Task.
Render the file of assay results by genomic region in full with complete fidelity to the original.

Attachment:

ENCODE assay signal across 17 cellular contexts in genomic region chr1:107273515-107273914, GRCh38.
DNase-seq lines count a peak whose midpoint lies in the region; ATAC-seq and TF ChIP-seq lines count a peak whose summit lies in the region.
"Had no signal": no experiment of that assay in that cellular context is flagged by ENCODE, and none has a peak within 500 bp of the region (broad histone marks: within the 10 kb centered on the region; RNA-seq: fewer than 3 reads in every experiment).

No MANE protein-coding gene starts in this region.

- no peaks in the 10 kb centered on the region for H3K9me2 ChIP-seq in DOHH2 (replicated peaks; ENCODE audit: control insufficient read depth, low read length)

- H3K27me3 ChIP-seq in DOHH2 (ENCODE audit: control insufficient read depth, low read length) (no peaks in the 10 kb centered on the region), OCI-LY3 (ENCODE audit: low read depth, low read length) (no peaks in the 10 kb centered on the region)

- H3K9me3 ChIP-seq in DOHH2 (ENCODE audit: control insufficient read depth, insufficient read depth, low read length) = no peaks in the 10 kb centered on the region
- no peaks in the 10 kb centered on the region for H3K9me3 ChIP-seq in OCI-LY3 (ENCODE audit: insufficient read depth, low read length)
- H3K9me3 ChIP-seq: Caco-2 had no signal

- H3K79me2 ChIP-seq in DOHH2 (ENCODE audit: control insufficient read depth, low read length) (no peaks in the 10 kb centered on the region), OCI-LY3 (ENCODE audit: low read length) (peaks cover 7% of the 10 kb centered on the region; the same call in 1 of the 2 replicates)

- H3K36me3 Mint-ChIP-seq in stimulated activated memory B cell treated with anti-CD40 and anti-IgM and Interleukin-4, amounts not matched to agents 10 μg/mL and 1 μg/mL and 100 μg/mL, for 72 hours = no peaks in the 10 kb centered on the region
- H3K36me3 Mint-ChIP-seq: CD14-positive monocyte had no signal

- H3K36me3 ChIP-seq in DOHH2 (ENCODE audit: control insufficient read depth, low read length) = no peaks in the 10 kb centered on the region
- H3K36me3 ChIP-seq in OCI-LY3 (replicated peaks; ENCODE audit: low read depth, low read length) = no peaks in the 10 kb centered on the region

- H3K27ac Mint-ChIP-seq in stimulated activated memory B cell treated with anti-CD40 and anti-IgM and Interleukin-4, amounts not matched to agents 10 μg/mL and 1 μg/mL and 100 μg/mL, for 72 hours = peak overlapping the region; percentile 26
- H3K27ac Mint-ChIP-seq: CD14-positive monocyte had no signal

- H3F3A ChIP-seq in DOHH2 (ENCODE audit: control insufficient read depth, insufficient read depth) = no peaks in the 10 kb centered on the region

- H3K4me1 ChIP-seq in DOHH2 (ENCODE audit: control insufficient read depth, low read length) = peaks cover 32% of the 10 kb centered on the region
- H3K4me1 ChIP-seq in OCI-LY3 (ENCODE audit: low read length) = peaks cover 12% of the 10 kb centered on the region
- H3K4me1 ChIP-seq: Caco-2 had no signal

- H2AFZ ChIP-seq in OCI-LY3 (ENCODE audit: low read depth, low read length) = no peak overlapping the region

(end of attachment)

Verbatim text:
ENCODE assay signal across 17 cellular contexts in genomic region chr1:107273515-107273914, GRCh38.
DNase-seq lines count a peak whose midpoint lies in the region; ATAC-seq and TF ChIP-seq lines count a peak whose summit lies in the region.
"Had no signal": no experiment of that assay in that cellular context is flagged by ENCODE, and none has a peak within 500 bp of the region (broad histone marks: within the 10 kb centered on the region; RNA-seq: fewer than 3 reads in every experiment).

No MANE protein-coding gene starts in this region.

- no peaks in the 10 kb centered on the region for H3K9me2 ChIP-seq in DOHH2 (replicated peaks; ENCODE audit: control insufficient read depth, low read length)

- H3K27me3 ChIP-seq in DOHH2 (ENCODE audit: control insufficient read depth, low read length) (no peaks in the 10 kb centered on the region), OCI-LY3 (ENCODE audit: low read depth, low read length) (no peaks in the 10 kb centered on the region)

- H3K9me3 ChIP-seq in DOHH2 (ENCODE audit: control insufficient read depth, insufficient read depth, low read length) = no peaks in the 10 kb centered on the region
- no peaks in the 10 kb centered on the region for H3K9me3 ChIP-seq in OCI-LY3 (ENCODE audit: insufficient read depth, low read length)
- H3K9me3 ChIP-seq: Caco-2 had no signal

- H3K79me2 ChIP-seq in DOHH2 (ENCODE audit: control insufficient read depth, low read length) (no peaks in the 10 kb centered on the region), OCI-LY3 (ENCODE audit: low read length) (peaks cover 7% of the 10 kb centered on the region; the same call in 1 of the 2 replicates)

- H3K36me3 Mint-ChIP-seq in stimulated activated memory B cell treated with anti-CD40 and anti-IgM and Interleukin-4, amounts not matched to agents 10 μg/mL and 1 μg/mL and 100 μg/mL, for 72 hours = no peaks in the 10 kb centered on the region
- H3K36me3 Mint-ChIP-seq: CD14-positive monocyte had no signal

- H3K36me3 ChIP-seq in DOHH2 (ENCODE audit: control insufficient read depth, low read length) = no peaks in the 10 kb centered on the region
- H3K36me3 ChIP-seq in OCI-LY3 (replicated peaks; ENCODE audit: low read depth, low read length) = no peaks in the 10 kb centered on the region

- H3K27ac Mint-ChIP-seq in stimulated activated memory B cell treated with anti-CD40 and anti-IgM and Interleukin-4, amounts not matched to agents 10 μg/mL and 1 μg/mL and 100 μg/mL, for 72 hours = peak overlapping the region; percentile 26
- H3K27ac Mint-ChIP-seq: CD14-positive monocyte had no signal

- H3F3A ChIP-seq in DOHH2 (ENCODE audit: control insufficient read depth, insufficient read depth) = no peaks in the 10 kb centered on the region

- H3K4me1 ChIP-seq in DOHH2 (ENCODE audit: control insufficient read depth, low read length) = peaks cover 32% of the 10 kb centered on the region
- H3K4me1 ChIP-seq in OCI-LY3 (ENCODE audit: low read length) = peaks cover 12% of the 10 kb centered on the region
- H3K4me1 ChIP-seq: Caco-2 had no signal

- H2AFZ ChIP-seq in OCI-LY3 (ENCODE audit: low read depth, low read length) = no peak overlapping the region